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American Time Use Survey Eldercare Questions for Web

Portrait of woman in wheelchair hugging daughter with positive face. Third old age, Home care concept.
Developing a web mode for the nation’s premier survey on how Americans spend their time
  • Funder
    Bureau of Labor Statistics
  • Dates
    September 2021 - April 2022


Need for a web mode for the American Time Use Survey eldercare module.

The Bureau of Labor Statistics (BLS) conducts the American Time Use Survey (ATUS) to collect nationally representative data on how Americans ages 15 and older spend their time. ATUS respondents complete a time diary with a phone interviewer and report their main activities for a 24-hour period from 4am the previous day to 4am of the current day. The ATUS includes supplemental modules as well, including a module on eldercare that has been fielded since 2011.

Since its inception in 2003, ATUS has been a phone survey. However, due to declining response rates and increased desire by respondents to complete surveys via web, BLS seeks to develop a web version of the ATUS. Of concern to BLS was the potential for mode differences between time diary data collected via phone vs. web and impacts of mode on accurate reporting of eldercare activities.


Developing and testing a web mode.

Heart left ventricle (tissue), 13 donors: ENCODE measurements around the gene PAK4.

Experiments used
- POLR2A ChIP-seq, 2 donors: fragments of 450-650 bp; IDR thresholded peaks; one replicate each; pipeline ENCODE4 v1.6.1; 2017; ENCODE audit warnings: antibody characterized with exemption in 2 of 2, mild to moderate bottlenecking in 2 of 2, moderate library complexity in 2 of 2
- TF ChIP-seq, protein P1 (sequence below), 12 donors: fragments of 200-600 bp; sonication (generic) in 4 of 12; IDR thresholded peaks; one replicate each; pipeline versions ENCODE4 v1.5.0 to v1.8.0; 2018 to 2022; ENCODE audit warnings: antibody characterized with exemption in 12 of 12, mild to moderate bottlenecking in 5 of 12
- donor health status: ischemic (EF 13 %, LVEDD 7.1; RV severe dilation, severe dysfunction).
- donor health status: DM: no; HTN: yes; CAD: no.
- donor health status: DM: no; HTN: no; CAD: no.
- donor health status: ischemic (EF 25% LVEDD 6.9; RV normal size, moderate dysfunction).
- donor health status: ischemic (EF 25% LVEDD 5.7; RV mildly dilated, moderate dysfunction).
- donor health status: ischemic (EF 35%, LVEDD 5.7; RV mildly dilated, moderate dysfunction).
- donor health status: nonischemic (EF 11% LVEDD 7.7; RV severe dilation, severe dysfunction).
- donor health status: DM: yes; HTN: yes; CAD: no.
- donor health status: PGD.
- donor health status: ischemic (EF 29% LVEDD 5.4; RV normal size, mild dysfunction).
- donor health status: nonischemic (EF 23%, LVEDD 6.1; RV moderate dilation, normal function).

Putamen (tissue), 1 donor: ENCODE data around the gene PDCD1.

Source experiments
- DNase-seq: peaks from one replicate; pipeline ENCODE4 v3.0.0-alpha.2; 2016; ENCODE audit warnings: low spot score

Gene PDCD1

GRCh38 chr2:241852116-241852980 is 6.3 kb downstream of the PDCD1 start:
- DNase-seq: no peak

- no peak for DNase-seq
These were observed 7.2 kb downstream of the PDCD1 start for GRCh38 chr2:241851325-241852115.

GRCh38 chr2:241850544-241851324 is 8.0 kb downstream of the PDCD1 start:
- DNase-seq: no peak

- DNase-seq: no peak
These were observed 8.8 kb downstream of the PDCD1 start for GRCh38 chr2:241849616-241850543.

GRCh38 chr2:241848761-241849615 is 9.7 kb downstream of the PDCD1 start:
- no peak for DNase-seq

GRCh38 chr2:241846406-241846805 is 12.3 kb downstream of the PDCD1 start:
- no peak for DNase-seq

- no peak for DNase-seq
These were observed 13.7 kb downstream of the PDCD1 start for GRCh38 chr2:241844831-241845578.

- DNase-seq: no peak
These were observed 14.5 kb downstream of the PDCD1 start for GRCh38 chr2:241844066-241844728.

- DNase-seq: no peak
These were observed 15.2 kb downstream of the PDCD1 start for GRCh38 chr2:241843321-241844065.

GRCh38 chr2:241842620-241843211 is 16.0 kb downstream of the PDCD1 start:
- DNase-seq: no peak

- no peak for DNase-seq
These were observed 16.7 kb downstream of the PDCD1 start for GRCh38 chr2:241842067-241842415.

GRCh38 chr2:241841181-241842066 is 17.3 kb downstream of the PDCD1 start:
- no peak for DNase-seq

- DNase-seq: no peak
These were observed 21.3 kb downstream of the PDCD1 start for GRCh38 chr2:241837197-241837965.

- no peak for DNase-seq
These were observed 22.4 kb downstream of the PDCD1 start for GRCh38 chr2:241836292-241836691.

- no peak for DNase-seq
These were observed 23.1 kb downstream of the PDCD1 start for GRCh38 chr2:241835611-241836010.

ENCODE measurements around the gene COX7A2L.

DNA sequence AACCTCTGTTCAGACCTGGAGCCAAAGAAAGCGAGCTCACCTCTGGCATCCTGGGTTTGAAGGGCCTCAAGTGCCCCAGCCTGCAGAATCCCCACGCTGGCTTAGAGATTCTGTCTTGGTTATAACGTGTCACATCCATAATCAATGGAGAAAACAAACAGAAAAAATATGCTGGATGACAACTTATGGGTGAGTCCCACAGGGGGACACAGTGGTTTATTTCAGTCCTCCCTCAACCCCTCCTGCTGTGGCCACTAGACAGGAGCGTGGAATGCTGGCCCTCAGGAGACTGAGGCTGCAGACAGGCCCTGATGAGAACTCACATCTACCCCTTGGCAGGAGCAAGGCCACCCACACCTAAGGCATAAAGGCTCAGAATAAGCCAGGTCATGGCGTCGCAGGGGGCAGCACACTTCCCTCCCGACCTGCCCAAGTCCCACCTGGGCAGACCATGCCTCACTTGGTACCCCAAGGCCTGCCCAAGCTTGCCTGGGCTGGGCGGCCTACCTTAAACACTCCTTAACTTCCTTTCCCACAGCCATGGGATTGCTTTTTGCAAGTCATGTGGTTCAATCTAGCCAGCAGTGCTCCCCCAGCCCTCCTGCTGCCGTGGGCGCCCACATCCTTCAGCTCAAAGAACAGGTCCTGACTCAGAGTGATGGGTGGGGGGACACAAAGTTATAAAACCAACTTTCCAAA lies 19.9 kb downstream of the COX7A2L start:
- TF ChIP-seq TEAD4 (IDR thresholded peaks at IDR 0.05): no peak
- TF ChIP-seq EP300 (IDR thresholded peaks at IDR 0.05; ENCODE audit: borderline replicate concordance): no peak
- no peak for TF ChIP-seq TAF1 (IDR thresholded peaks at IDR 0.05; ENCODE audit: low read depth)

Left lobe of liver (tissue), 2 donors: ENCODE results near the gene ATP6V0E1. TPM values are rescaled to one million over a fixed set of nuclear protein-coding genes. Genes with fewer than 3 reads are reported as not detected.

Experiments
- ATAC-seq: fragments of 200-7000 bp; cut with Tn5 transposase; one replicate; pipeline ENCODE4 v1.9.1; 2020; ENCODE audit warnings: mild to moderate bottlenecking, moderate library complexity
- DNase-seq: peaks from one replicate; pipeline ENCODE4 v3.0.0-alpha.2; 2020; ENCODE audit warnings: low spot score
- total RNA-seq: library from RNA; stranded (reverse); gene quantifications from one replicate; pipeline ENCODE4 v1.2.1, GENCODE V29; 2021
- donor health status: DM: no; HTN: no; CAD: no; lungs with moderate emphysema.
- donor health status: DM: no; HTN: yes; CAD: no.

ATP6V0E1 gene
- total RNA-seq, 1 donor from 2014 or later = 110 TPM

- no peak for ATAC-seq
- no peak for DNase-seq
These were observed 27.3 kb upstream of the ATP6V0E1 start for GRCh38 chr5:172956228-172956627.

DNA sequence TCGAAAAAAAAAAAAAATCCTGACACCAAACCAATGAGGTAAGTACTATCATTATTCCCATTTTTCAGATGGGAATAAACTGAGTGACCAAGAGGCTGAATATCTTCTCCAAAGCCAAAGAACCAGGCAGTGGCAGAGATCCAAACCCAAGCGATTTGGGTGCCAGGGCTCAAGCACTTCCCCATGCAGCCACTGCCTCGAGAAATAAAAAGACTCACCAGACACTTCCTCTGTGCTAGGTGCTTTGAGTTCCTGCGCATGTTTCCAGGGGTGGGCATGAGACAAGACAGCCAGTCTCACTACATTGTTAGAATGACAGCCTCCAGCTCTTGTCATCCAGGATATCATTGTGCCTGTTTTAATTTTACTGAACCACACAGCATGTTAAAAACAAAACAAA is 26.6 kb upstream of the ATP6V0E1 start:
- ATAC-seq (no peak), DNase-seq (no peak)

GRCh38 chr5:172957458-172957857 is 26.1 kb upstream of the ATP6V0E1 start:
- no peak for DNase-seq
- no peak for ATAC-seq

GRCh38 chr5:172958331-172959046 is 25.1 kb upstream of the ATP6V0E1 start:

NORC assisted BLS in developing and testing a web mode for the ATUS eldercare module. NORC streamlined the introductory language and instructions for the module to tailor it to the web mode. We examined complex concepts such as what counts as providing care to elders, what a “condition related to aging” would be, and which caregiving activities to include, to develop ways to collect complete and accurate information on eldercare activities. 


Effective multimode collection of data on eldercare.

The web module underwent two rounds of cognitive testing with a total of 50 respondents. The results suggested that the web version of the eldercare module was well understood by respondents and respondents generally classified themselves correctly as caregivers or non-caregivers.

Future research directions would include exploring how to prompt the right level of detail so that eldercare activities of shorter duration are consistently reported and how to better capture eldercare activities that occur concurrently with other activities.

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